Hostage Taker is a little different but offers the same sort of card advantage opportunity that only needs mana to get going. A lot of the time, Hostage Taker is just going to be a Faceless Butcher, but with extra mana lying around from Lost Vale, we can cast whatever card we take immediately. Stealing your opponent’s creature or artifact while also getting a 2/3 creature is a monumental value play, and Lost Vale can help fuel it.

Flipping Lost Vale also gives us the opportunity to advance our battlefield while also having mana available for our opponent’s turn. The turn after we flip Lost Vale is crucial because we will get to untap with a ton of mana, so being able to stifle our opponent’s turn right before that happens is huge.

Lookout’s Dispersal is the simplest form of interaction to stop whatever our opponent is doing, as counterspells always play well in tempo decks. Dreamcaller Siren doesn’t curve perfectly with Lost Vale, yet is a currently underrated card that plays well with this flash strategy.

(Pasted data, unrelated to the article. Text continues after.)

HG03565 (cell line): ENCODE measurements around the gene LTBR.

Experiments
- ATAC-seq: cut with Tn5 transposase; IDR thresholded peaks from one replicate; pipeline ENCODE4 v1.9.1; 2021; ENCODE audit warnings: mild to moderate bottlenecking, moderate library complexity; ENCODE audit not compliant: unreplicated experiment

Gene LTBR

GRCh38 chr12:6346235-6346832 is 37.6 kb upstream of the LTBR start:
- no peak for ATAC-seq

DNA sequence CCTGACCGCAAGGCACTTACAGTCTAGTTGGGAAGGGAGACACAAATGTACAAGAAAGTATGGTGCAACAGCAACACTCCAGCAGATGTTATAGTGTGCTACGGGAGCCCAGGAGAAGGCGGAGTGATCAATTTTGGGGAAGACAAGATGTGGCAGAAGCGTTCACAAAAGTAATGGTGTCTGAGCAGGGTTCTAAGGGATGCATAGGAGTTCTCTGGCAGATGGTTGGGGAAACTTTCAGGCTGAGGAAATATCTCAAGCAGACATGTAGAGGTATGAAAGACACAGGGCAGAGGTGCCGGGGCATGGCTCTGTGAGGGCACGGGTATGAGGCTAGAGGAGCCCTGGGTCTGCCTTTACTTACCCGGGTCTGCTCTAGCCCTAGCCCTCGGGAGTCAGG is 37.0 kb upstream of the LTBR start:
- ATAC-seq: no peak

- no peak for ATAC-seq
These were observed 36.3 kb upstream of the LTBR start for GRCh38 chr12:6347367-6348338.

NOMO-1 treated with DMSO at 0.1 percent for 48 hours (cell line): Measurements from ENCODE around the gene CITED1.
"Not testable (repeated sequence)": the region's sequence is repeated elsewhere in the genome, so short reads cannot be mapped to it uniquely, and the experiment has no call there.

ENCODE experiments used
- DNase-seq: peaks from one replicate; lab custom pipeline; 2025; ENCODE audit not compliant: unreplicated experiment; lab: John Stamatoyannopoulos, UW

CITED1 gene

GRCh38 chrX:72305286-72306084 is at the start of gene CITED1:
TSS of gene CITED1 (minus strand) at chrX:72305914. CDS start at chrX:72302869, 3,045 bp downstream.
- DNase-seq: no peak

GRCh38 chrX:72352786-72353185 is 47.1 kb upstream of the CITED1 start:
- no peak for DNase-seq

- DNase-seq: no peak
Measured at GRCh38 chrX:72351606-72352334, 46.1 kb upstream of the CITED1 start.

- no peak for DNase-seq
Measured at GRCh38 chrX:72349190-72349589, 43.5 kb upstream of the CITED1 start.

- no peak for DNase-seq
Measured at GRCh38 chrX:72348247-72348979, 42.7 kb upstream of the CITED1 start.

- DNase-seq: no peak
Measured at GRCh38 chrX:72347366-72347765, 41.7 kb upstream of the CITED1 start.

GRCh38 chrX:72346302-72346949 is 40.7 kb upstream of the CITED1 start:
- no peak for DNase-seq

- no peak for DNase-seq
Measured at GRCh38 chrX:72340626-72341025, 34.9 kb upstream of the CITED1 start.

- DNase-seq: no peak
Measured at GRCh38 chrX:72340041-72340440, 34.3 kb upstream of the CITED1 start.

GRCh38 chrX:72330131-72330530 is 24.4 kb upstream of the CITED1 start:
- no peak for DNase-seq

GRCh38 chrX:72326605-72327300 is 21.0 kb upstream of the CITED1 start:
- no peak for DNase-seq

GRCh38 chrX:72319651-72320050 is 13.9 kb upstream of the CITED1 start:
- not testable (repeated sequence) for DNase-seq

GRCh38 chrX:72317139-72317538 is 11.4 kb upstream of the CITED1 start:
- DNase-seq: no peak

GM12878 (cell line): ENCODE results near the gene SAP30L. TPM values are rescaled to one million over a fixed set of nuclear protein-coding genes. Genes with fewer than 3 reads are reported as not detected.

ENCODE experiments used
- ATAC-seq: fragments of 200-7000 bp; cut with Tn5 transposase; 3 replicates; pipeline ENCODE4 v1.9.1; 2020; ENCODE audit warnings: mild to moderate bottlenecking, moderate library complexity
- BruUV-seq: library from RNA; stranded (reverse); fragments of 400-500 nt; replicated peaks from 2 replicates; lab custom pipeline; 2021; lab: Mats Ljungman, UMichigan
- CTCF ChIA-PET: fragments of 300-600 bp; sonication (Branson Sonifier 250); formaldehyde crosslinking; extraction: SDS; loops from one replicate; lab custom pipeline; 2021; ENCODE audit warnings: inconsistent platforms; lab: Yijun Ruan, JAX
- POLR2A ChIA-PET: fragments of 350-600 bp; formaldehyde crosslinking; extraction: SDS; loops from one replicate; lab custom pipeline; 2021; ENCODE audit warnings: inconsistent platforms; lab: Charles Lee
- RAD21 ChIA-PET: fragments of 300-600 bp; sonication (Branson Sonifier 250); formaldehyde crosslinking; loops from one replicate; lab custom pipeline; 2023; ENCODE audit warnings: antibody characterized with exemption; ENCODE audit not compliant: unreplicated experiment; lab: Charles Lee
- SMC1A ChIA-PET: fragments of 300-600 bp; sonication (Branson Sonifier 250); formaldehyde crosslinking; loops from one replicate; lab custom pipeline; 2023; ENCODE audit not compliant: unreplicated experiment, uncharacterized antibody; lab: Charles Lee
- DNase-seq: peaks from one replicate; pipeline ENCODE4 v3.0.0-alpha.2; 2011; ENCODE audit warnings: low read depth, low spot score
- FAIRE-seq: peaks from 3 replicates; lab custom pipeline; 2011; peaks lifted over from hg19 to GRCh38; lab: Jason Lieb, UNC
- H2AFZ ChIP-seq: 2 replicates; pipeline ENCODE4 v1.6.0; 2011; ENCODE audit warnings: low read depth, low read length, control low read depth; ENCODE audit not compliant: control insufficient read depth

Perhaps something like this:

With most of our threats being evasive and a focus on card advantage anyway, the two chump blocking Plants shouldn’t pose too much of a problem. Dowsing Dagger is a very odd card, and much of its success or failure will likely fall on how prevalent instant-speed removal is.

Deck: Merfolk

Missing Piece: Winding Constrictor

Hey wait, Winding Constrictor isn’t in Ixalan! It’s not even in the Merfolk colors!

I hate to break it to you, but Merfolk is definitely the black sheep of the Ixalan tribes. While the Dinosaur cards practically jump off the card list, you have to really look hard to find Merfolk cards that are particularly interesting.

One thing that is interesting about Merfolk is that their main theme, +1/+1 counters, happens to play well with everyone’s favorite Snake.